Address: Jodrell Bank. The University of Manchester, Macclesfield SK11 9DL


Phone: +44 (0) 1477 571766


Jodrell Bank History

The existence of the site is pretty much down to one man, Sir Bernard Lovell. Lovell was a physicist and astronomer who worked on cosmic ray research at Manchester University until the outbreak of the Second World War. At the time he was in his mid-twenties and was recruited to work on radar systems to be installed in aircraft. It was during his work that he noticed the occasional unexplained echo being picked up by his equipment, and when the war finished, he began to investigate these echoes using old army equipment.

He was based in the city of Manchester, but soon found that the local trams were interfering with his sensitive machinery, so he looked for a local site that would give him the peaceful background that he needed. The Botany Department of the local university had some land 25 miles away at a place called Jodrell Bank, which was named after the Jauderell family who were previous owners.

He started in 1945 and equipped the site by mainly using military equipment that had became obsolete and began tracing the echoes that he’d previously encountered. He found that they were from ionized meteor trails (shooting stars). The Botany Department huts that were used at the time can still be seen today.

By 1947 the project had gained momentum and his team had by now developed a 218ft radio telescope, by far the biggest in the world. But whilst it revolutionised space research, created a lot of world interest and was enormously powerful, Lovell recognised the limitations of its lack of mobility. He thus sought funds to build Mk 1, a 250ft fully steerable radio telescope. This was built by 1957 and is known as the Lovell Telescope. It was run by an analogue computer and its construction involved using the gun turrets from HMS Sovereign and HMS Revenge.

In 1957, the Soviet Union launched the world’s first satellite into orbit. It was called Sputnik 1 and the Mk 1 telescope was able to track it as well as tracking other space probes over the years. In 1966 the telescope picked up pictures of the moon landing bug LUNA 9 and was able to publish pictures before the Soviet Union released them.

In 1964, a second fully steerable telescope was built and was called Mk 2. It was the world’s first telescope to be controlled by digital computer and was built on the site of the original 218ft telescope. The computer was upgraded in 1971 and new aluminium panels were fitted to its surface in 1987. By the 1990’s the surface was corroded and repair work was done in 1999 after a £2m grant from the government and the Wellcome Foundation.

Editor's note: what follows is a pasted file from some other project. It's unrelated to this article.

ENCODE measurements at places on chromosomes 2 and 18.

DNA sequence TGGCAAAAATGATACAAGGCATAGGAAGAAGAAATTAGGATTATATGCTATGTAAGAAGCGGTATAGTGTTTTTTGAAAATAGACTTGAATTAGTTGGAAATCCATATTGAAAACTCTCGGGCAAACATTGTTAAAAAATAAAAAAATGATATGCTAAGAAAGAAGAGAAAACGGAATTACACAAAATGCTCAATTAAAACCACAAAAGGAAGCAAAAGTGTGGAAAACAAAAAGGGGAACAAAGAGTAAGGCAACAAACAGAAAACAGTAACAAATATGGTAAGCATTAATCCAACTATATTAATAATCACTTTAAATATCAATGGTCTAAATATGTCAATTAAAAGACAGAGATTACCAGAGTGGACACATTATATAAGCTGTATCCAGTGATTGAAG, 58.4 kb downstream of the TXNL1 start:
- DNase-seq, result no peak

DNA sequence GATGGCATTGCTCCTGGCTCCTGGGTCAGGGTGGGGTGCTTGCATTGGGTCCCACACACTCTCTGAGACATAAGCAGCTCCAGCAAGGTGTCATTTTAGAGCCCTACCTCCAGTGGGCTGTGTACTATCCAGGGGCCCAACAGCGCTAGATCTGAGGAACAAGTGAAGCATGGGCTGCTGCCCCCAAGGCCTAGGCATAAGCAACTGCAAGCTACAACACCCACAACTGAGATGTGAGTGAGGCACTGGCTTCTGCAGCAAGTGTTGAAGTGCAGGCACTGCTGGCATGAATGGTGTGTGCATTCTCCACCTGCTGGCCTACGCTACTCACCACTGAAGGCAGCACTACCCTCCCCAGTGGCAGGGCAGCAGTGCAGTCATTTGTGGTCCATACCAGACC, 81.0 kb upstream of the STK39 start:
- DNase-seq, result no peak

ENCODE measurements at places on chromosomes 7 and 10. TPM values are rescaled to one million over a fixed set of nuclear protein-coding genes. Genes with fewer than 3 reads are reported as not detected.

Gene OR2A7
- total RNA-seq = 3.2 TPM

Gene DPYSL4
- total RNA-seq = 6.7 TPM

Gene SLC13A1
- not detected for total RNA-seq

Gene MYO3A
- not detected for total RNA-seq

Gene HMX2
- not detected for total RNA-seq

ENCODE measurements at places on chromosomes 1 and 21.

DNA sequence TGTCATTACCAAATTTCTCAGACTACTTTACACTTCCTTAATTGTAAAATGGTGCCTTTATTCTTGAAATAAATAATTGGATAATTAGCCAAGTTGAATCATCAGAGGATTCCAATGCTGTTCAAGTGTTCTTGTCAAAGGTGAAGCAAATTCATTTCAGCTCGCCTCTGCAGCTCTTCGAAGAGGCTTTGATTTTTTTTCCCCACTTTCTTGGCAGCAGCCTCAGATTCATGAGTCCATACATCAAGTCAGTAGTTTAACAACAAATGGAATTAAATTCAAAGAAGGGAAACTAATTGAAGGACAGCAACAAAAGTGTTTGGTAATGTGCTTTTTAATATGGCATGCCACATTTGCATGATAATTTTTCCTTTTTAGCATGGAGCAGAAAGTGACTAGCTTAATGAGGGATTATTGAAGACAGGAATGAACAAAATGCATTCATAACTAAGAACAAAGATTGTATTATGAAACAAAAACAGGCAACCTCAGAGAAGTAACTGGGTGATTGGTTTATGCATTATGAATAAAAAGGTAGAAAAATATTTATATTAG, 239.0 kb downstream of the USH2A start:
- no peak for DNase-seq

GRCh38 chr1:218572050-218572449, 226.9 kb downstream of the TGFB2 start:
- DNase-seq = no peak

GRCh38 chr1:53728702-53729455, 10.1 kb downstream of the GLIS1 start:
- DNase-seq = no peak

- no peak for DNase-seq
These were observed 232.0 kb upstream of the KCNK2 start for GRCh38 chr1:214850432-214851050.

The telescopes form part of the national MERLIN telescope network.

The original visitor centre was built in 1971 and was replaced in 2011 by the new centre. The 35 acre arboretum was created in 1972.


Jodrell Bank Visit

Jodrell Bank as a day out is what you make of it. Unlike some other landmarks that are universally liked, this site will appeal to some, be loved by others and lack excitement for others who were after something a little more dynamic. The telescope itself doesn’t function for the public, which is a bit of a downer and not a good start when you’re looking to be entertained.

There is a shop and restaurant and they have a 3D theatre that is a novelty as you watch school type films through 3D specs.

The arboretum’s nice, certainly in season and on a warm summer’s day – but it does lose a bit when muddy. The children are catered for with the discovery centre, play area and various trails and treasure hunts, and should have fun.

They certainly have the facility to attract people here through the telescope, but then need to entertain them once they are here. There are various signs around and there are circles around the grounds made of plastic discs as dots and each represents a planet. If they had a normal telescope available, at least you could have a look through it for a few hours and be satisfied. As it is, you look at the large structure, share a few comments with fellow visitors, then wander around the grounds. It’s quite possible there are telescopes there and I was too busy wiping the mud from my shoes to spot them.

In summary, some may love it, and some may not, but whatever, you can’t help being impressed by the size of these structures.